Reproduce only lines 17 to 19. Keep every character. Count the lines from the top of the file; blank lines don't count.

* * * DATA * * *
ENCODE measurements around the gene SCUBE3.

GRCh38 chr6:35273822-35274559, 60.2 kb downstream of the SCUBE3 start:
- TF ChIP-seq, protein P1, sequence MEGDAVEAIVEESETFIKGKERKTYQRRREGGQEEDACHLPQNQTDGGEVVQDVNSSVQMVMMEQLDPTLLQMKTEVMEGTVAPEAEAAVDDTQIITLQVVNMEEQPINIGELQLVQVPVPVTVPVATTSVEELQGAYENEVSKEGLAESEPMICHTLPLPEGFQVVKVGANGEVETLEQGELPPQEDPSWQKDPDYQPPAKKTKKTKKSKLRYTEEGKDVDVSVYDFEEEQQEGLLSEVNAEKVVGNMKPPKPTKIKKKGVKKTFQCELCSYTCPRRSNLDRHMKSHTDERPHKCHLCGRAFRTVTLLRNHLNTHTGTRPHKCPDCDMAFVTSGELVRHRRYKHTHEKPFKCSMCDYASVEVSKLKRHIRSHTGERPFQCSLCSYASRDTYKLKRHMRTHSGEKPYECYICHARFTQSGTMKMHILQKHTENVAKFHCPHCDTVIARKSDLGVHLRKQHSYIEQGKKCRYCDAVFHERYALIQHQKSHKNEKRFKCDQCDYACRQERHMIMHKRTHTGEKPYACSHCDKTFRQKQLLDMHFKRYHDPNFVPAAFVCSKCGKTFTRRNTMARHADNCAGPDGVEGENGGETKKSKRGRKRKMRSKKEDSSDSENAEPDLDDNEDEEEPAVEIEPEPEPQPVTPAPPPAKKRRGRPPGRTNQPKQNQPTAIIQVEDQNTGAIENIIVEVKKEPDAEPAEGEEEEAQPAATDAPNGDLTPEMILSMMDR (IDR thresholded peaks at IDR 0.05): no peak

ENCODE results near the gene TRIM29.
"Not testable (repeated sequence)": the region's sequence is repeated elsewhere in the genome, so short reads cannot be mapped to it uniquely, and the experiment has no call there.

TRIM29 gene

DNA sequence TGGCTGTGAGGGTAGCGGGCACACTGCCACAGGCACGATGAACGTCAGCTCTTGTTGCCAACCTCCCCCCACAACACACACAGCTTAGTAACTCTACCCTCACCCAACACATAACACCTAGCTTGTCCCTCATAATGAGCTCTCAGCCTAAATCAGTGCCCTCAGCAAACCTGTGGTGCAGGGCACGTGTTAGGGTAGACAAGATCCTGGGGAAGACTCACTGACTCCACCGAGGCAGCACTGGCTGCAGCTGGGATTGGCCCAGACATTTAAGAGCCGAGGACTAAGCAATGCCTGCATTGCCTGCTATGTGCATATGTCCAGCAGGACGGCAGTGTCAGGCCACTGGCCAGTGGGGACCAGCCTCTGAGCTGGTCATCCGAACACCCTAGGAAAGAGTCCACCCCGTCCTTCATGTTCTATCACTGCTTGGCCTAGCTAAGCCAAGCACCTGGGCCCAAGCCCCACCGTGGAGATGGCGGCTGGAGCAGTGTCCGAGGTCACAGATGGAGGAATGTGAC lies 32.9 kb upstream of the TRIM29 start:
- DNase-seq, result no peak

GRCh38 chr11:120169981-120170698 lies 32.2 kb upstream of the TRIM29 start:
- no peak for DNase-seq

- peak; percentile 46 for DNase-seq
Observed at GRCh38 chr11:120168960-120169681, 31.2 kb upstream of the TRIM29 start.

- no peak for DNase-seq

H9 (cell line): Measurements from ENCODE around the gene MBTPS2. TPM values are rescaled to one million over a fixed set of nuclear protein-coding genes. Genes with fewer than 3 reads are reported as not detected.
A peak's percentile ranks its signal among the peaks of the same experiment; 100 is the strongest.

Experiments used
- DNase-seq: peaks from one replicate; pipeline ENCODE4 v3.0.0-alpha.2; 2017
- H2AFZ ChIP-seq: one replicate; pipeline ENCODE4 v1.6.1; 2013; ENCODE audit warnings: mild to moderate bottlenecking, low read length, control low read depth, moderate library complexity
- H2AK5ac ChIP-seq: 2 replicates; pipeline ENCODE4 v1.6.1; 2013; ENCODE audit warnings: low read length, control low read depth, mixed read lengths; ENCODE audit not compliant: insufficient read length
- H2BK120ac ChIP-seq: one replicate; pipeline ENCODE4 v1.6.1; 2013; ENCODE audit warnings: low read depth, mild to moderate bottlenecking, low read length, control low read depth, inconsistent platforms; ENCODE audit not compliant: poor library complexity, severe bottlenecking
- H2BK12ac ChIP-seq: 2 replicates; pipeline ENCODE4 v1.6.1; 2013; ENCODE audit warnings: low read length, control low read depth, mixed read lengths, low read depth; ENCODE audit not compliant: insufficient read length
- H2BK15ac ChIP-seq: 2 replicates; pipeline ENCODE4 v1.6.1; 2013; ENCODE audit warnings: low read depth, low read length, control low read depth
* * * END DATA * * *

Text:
- DNase-seq: peaks from one replicate; pipeline ENCODE4 v3.0.0-alpha.2; 2017
- H2AFZ ChIP-seq: one replicate; pipeline ENCODE4 v1.6.1; 2013; ENCODE audit warnings: mild to moderate bottlenecking, low read length, control low read depth, moderate library complexity
- H2AK5ac ChIP-seq: 2 replicates; pipeline ENCODE4 v1.6.1; 2013; ENCODE audit warnings: low read length, control low read depth, mixed read lengths; ENCODE audit not compliant: insufficient read length